The perils of wives and the honor system
RICHMOND, CA (KGO) -- I nearly won my club's senior championship, this week. There is nothing exceptional in that, except for how it almost happened.
I nearly won my club's senior championship, this week. There is nothing exceptional in that, except for how it almost happened. Blame my wife. Or me. Or both of us. Or, maybe she made it all possible. Only the Golf Gods know.
Five holes into the first of two weekend rounds, I had been cruising at even par, with another ten-footer for birdie. Know the feeling?
But, as I reached for the putter, my blood ran cold. Deep in the darkness of my bag, obscured by a driver cover, I spied an extra club...the one I never play -- the little half-length ditty that I leave around the house and occasionally swing, but only for rhythm. It's the club my wife complains about because she describes it as, "Clutter."
"What is THAT doing in there?" I asked myself.
Panic. Of all the times for a senior moment, why did it have to be the senior championship?
"Ugh, guys? We have a problem." Any tournament golfer has a problem when he carries 15 clubs in a bag. Just ask Ian Woosnam. In the final round of the 2001 British Open at Royal Lytham & St. Annes, Woosnam's caddy sent him to the first tee with an extra driver, and it probably cost him the championship.
"What problem?" inquired Rube, a friend and opponent.
"I have a fifteenth club in my bag. The rules allow fourteen. I don't know how it got here, I never use it, nor intended to use it, but the club is in there, and you need to know."
"Forget it, " said Rube. "It's an accident." Rube meant well, and he would never want to win that way, but golf is a game of honor. Rules are rules, and even if it didn't bother the guys in my group, I would have been cheating 60 other guys in the field. For Rube to say nothing would make him equally complicit. Worse, we had reached a remote part of the course, with nowhere to dump the club until after the turn.
"That's a four stroke penalty," said our pro when I turned in the card after the round. "It's two strokes per hole, to a maximum of four per round, but we appreciate your honesty."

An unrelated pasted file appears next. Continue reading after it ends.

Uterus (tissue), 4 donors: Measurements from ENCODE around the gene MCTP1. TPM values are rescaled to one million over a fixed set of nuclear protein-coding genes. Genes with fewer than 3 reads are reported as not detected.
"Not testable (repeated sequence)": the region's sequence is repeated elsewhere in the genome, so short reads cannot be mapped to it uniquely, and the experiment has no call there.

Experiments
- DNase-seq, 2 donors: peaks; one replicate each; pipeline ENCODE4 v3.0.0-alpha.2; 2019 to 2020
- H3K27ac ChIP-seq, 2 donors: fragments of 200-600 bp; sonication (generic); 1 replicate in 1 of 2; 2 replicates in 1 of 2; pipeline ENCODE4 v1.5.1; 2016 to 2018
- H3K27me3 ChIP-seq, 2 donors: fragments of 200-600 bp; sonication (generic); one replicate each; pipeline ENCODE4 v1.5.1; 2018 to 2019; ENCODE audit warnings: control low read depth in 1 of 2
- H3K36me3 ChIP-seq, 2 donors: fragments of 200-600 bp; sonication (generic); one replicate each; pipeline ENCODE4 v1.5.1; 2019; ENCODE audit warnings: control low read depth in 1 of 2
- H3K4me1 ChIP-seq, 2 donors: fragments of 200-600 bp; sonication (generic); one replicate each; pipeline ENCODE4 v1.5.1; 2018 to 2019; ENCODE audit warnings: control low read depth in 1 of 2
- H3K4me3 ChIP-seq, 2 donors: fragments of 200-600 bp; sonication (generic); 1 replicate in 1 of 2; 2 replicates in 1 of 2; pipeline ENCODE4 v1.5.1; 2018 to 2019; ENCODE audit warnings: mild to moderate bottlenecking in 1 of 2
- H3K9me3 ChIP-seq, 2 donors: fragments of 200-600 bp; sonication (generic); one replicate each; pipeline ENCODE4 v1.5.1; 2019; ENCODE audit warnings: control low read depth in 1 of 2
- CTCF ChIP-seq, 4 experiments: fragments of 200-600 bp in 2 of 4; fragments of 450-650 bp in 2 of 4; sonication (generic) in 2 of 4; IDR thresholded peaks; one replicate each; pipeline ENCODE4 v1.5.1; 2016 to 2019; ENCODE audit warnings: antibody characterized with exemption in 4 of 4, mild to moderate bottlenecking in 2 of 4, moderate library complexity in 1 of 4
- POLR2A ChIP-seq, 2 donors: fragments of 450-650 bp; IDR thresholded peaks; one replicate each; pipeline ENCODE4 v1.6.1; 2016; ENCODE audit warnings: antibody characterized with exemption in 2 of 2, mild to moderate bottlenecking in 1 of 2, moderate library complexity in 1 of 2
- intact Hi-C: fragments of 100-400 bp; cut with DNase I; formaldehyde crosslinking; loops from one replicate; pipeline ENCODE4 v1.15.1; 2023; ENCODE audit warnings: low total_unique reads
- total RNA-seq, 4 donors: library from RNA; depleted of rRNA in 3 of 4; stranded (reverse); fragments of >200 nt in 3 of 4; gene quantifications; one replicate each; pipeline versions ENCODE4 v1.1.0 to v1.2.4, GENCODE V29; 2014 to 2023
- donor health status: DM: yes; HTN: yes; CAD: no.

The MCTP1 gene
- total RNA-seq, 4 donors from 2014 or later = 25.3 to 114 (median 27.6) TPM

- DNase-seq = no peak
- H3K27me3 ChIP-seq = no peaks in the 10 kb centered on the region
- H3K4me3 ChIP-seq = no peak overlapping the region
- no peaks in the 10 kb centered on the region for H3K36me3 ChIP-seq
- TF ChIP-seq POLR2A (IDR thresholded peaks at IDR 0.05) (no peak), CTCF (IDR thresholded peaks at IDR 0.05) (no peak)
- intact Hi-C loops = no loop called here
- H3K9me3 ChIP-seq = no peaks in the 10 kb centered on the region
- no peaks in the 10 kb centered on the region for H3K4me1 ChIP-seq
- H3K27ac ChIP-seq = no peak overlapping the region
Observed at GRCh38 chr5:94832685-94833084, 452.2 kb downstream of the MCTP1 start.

So, wouldn't you know how, the next day, with all the pressure off, I played one of those rare, really fortunate rounds. Wayward balls bounced off trees into fairways, off rakes onto greens, and into holes after horrible chips. Maybe it was cosmic payback, I don't know, but it made one heck of a comeback. I went so low that, if not for the previous day's penalty, I would have won the overall gross, and still managed to share first place in my flight.
But, one mystery remained. Where did that extra club come from?
"Was it a short, little brown club?" inquired my wife, that evening.
"Yes, it was a short, little brown club. Do you know anything about that?"
"Oh. I might have put it in," she confessed. "That's what bags are for, right?"
Susie Homemaker, how do I love her? Let me count the clubs. "You might have put it in? That cost me the senior championship."
"Don't go there," she warned.
"I'm not blaming you, honey," I backtracked. "But, you need to tell me when you stick a club in the bag." I thought I handled that diplomatically, even graciously. An apology, or perhaps some sympathy from her would have sufficed.
"Let this be a lesson for you," she said sweetly.
"Well, it is, honey. A player is responsible for counting his clubs, including the ones he cannot see. I will never forget, again."
"That's NOT what I meant," Susie corrected.
"How many times have I asked you to pick up the clubs you leave lying around? If you had picked up your clubs in the family room, this would not have happened."
Why do wives always turn stuff around?
golf, wayne freedman
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